Issue Date: January 24, 2011
Bertram I. Rowland
Bertram I. Rowland, 80, a chemical and biotechnology industry patent attorney, died of pancreas cancer on Oct. 28, 2010.
Born in New York City, Rowland received a B.S. in chemistry from the University of California, Los Angeles, in 1950 and a Ph.D. in physical organic chemistry from the University of Washington, Seattle, in 1954. He conducted postdoctoral research at Harvard University and attended Stanford Law School before earning a J.D. from George Washington University Law School in 1961.
Rowland began his law career as a patent agent in the DuPont Patent Training Program. He then worked as a supervisory patent attorney for Chevron Research before becoming a partner in a number of law firms and acting as general counsel for various biotech companies.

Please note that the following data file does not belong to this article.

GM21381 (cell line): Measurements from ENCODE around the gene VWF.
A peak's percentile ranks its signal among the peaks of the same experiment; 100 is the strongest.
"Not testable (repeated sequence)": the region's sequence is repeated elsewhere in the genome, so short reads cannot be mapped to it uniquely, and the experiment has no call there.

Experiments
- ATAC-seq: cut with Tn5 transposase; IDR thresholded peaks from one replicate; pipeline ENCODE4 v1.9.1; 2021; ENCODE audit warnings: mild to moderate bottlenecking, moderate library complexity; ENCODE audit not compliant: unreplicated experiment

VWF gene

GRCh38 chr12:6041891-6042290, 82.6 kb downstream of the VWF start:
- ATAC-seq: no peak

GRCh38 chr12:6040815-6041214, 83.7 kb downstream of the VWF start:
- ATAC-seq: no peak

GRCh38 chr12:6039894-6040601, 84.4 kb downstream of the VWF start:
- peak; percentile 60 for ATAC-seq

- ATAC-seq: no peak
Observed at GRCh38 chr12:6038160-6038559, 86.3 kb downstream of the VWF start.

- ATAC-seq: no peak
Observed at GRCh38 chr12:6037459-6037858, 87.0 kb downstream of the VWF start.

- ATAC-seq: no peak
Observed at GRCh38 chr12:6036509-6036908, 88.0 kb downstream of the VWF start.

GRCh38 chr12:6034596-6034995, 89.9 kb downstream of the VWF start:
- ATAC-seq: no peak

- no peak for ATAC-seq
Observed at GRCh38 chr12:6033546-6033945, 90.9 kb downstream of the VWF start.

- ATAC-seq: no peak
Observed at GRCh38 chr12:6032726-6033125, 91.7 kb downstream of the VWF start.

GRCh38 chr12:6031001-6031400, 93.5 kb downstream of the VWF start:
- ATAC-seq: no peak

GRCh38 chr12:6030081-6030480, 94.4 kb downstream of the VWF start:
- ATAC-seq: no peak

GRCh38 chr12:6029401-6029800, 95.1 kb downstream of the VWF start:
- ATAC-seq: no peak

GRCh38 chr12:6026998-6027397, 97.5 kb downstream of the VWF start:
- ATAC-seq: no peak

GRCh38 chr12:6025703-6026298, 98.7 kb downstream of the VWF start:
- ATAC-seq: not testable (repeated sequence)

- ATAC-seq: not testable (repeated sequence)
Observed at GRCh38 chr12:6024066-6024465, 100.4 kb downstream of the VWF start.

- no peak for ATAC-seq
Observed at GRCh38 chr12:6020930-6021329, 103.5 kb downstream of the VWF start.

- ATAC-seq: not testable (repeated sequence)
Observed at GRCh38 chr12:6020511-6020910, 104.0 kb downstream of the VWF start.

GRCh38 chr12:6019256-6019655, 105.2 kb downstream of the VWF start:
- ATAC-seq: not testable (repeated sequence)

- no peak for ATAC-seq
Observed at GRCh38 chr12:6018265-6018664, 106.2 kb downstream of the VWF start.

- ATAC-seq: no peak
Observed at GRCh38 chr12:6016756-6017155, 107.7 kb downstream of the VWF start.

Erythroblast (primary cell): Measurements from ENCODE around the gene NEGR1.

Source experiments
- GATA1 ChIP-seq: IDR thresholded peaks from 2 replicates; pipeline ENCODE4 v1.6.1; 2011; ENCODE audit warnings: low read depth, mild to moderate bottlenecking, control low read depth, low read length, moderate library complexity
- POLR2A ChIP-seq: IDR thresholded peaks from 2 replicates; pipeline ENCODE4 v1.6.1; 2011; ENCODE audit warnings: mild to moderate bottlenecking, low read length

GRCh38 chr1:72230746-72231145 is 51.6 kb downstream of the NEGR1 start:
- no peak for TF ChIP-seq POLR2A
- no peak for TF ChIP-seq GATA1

He supported the start-up of numerous biotech firms, including SyStemix and Pharmacopoeia. The Cohen and Boyer cloning patents, which are three pioneering gene-splicing patents, were among the more than 500 patents he wrote and prosecuted. He was an emeritus member of ACS, joining in 1954.
Rowland had a lifelong love of mountains, climbing Mount Kilimanjaro at age 70. He and his wife of 36 years, Susan, visited six of the seven continents. Rowland became a master gardener in 2009 and remained an avid tennis player until just before his death.
In addition to his wife, he is survived by his three children, Shawn, Celia, and Kevin Rowland, from his first marriage to Patricia Butterfield.
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